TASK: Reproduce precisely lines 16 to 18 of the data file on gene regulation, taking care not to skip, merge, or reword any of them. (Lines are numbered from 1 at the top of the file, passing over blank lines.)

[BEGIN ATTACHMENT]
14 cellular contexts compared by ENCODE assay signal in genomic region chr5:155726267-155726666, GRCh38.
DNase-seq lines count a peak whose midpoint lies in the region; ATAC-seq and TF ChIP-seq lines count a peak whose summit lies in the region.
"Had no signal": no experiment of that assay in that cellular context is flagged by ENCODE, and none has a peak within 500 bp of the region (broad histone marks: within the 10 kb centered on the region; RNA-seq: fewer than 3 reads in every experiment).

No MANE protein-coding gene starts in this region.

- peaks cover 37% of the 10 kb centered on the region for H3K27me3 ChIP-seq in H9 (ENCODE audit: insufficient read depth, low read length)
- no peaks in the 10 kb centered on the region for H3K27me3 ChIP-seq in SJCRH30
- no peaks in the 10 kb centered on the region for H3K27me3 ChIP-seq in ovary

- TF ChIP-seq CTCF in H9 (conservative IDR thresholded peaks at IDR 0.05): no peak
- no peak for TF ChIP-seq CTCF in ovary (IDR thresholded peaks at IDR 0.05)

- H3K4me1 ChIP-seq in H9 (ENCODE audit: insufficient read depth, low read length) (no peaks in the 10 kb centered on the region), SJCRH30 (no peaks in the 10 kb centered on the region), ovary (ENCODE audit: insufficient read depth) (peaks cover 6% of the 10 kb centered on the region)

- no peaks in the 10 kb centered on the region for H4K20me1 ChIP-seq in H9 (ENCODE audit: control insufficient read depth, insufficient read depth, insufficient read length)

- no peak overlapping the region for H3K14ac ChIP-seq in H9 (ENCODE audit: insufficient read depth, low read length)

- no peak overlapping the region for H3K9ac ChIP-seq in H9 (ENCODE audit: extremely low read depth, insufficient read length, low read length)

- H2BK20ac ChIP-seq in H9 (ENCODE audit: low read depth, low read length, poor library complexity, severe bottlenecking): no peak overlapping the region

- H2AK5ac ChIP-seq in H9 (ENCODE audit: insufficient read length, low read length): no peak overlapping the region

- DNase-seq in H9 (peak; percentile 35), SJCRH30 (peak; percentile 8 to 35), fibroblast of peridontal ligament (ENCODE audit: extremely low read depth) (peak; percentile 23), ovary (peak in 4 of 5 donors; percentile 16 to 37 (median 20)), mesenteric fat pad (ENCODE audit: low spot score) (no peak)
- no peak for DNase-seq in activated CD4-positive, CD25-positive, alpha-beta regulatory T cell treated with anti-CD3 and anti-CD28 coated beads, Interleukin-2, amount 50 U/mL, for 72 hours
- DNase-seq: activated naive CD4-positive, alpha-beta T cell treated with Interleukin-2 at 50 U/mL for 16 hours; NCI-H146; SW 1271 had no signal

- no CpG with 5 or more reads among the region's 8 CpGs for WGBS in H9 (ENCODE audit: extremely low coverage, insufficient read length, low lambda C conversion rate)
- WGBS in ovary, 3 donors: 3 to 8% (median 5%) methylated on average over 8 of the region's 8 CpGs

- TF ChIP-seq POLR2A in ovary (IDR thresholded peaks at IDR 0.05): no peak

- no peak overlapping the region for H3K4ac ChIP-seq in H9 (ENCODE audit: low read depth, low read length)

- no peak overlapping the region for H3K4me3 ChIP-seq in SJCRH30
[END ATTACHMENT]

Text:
- DNase-seq in H9 (peak; percentile 35), SJCRH30 (peak; percentile 8 to 35), fibroblast of peridontal ligament (ENCODE audit: extremely low read depth) (peak; percentile 23), ovary (peak in 4 of 5 donors; percentile 16 to 37 (median 20)), mesenteric fat pad (ENCODE audit: low spot score) (no peak)
- no peak for DNase-seq in activated CD4-positive, CD25-positive, alpha-beta regulatory T cell treated with anti-CD3 and anti-CD28 coated beads, Interleukin-2, amount 50 U/mL, for 72 hours
- DNase-seq: activated naive CD4-positive, alpha-beta T cell treated with Interleukin-2 at 50 U/mL for 16 hours; NCI-H146; SW 1271 had no signal